Fraile Ardanuy, José Jesús
Reducing the impact of EV charging on the electric grid.
In: "DATA SIM (DATA Science for SIMulating the era of the electric vehicles)", 15/07/2014 - 15/07/2014, Hasselt, Belgium. pp. 1-85.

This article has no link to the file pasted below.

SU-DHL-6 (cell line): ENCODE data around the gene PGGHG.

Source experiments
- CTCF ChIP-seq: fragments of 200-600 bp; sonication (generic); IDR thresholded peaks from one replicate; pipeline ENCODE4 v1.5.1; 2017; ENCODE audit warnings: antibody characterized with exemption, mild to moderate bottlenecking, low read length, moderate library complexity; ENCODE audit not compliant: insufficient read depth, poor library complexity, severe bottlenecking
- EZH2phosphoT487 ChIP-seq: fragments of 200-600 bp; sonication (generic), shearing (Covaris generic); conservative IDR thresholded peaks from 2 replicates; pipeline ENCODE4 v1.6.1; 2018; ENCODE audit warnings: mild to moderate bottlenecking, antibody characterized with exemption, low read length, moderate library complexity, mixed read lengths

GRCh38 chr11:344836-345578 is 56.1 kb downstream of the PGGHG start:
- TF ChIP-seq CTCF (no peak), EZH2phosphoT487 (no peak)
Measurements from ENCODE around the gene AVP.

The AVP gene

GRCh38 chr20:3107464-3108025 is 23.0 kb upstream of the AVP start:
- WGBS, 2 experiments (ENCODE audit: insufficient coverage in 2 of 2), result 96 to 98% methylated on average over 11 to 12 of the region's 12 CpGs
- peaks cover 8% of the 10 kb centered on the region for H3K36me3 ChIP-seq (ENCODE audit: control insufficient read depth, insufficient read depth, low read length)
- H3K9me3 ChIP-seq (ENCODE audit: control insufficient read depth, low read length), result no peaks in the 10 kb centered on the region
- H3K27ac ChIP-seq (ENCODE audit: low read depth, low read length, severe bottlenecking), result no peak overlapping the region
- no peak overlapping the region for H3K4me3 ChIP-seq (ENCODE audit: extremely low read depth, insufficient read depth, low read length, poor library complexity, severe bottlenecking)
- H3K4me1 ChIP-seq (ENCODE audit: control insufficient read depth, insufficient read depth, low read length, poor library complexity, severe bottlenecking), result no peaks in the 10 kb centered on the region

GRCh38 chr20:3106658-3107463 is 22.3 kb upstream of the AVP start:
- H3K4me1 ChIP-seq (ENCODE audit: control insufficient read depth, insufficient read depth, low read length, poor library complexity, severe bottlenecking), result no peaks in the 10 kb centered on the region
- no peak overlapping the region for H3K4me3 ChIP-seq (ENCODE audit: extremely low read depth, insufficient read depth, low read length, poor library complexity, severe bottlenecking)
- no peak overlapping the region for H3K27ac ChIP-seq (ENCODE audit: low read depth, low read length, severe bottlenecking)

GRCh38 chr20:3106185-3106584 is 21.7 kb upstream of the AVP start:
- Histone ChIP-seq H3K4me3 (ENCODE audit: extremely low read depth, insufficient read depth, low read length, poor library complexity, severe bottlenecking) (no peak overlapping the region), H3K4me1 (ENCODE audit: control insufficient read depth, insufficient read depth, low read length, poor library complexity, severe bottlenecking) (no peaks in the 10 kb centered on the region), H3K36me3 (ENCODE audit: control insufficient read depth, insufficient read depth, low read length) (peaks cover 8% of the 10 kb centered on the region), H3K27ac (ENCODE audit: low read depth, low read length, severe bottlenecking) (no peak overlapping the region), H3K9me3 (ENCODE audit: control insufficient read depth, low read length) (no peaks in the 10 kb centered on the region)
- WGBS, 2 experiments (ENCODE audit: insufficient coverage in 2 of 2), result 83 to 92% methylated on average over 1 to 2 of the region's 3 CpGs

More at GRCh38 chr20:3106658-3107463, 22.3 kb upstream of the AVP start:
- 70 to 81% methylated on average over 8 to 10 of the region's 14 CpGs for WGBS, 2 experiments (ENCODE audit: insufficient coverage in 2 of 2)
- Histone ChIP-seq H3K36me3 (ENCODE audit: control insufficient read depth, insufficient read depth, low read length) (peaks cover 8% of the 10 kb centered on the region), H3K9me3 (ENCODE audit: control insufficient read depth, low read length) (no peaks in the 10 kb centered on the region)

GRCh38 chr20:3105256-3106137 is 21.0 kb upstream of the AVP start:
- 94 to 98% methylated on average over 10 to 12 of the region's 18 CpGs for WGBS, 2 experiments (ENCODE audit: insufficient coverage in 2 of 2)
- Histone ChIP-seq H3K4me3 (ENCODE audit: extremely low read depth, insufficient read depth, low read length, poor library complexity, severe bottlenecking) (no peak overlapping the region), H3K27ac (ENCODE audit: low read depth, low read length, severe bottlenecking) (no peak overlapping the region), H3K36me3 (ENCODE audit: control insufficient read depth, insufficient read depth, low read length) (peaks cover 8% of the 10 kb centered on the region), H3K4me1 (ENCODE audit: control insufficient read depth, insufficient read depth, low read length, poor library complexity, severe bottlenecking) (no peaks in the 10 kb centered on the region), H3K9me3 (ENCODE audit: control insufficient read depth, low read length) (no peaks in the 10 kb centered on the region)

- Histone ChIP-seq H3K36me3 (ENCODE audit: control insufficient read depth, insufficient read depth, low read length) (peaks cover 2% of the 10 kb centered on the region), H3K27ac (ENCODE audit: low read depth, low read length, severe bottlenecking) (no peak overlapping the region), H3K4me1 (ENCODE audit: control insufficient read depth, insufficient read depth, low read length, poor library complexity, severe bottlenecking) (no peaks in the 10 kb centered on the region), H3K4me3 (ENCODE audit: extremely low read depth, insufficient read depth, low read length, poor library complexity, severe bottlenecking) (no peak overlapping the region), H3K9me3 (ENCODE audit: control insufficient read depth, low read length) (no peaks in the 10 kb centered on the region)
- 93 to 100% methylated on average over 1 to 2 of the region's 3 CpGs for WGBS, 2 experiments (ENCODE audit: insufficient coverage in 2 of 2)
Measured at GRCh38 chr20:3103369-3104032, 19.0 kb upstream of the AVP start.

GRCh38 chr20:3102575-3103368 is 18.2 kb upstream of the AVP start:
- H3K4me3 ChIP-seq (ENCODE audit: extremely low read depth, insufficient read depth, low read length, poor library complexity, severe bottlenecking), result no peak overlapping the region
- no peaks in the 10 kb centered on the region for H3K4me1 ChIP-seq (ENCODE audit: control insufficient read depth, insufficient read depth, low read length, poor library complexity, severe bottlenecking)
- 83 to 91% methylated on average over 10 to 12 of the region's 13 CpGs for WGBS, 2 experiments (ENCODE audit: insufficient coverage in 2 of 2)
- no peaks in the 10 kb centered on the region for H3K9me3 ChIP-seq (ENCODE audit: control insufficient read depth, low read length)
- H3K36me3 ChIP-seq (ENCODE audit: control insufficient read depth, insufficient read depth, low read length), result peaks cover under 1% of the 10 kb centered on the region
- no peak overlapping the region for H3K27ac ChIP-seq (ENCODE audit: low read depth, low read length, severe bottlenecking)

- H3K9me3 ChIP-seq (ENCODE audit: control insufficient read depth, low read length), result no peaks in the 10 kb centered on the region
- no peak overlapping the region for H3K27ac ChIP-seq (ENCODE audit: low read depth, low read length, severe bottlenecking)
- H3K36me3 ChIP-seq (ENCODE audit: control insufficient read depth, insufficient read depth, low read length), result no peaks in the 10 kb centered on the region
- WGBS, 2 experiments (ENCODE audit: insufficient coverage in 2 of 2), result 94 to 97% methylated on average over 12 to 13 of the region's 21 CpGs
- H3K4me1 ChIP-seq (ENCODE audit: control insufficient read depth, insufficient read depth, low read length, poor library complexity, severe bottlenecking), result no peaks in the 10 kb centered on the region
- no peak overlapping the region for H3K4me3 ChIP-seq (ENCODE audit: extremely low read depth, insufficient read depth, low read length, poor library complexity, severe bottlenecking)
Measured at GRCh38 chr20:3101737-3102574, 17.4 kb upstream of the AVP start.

One of the main objectives of European Commission related to climate and energy is the well-known 20-20-20 targets to be achieved in 2020: Europe has to reduce greenhouse gas emissions of at least 20% below 1990 levels, 20% of EU energy consumption has to come from renewable resources and, finally, a 20% reduction in primary energy use compared with projected levels, has to be achieved by improving energy efficiency. In order to reach these objectives, it is necessary to reduce the overall emissions, mainly in transport (reducing CO2, NOx and other pollutants), and to increase the penetration of the intermittent renewable energy. A high deployment of battery electric (BEVs) and plug-in hybrid electric vehicles (PHEVs), with a low-cost source of energy storage, could help to achieve both targets. Hybrid electric vehicles (HEVs) use a combination of a conventional internal combustion engine (ICE) with one (or more) electric motor. There are different grades of hybridation from micro-hybrids with start-stop capability, mild hybrids (with kinetic energy recovery), medium hybrids (mild hybrids plus energy assist) and full hybrids (medium hybrids plus electric launch capability). These last types of vehicles use a typical battery capacity around 1-2 kWh. Plug in hybrid electric vehicles (PHEVs) use larger battery capacities to achieve limited electric-only driving range. These vehicles are charged by on-board electricity generation or either plugging into electric outlets. Typical battery capacity is around 10 kWh. Battery Electric Vehicles (BEVs) are only driven by electric power and their typical battery capacity is around 15-20 kWh. One type of PHEV, the Extended Range Electric Vehicle (EREV), operates as a BEV until its plug-in battery capacity is depleted; at which point its gasoline engine powers an electric generator to extend the vehicle's range. The charging of PHEVs (including EREVs) and BEVs will have different impacts to the electric grid, depending on the number of vehicles and the start time for charging. Initially, the lecture will start analyzing the electrical power requirements for charging PHEVs-BEVs in Flanders region (Belgium) under different charging scenarios. Secondly and based on an activity-based microsimulation mobility model, an efficient method to reduce this impact will be presented.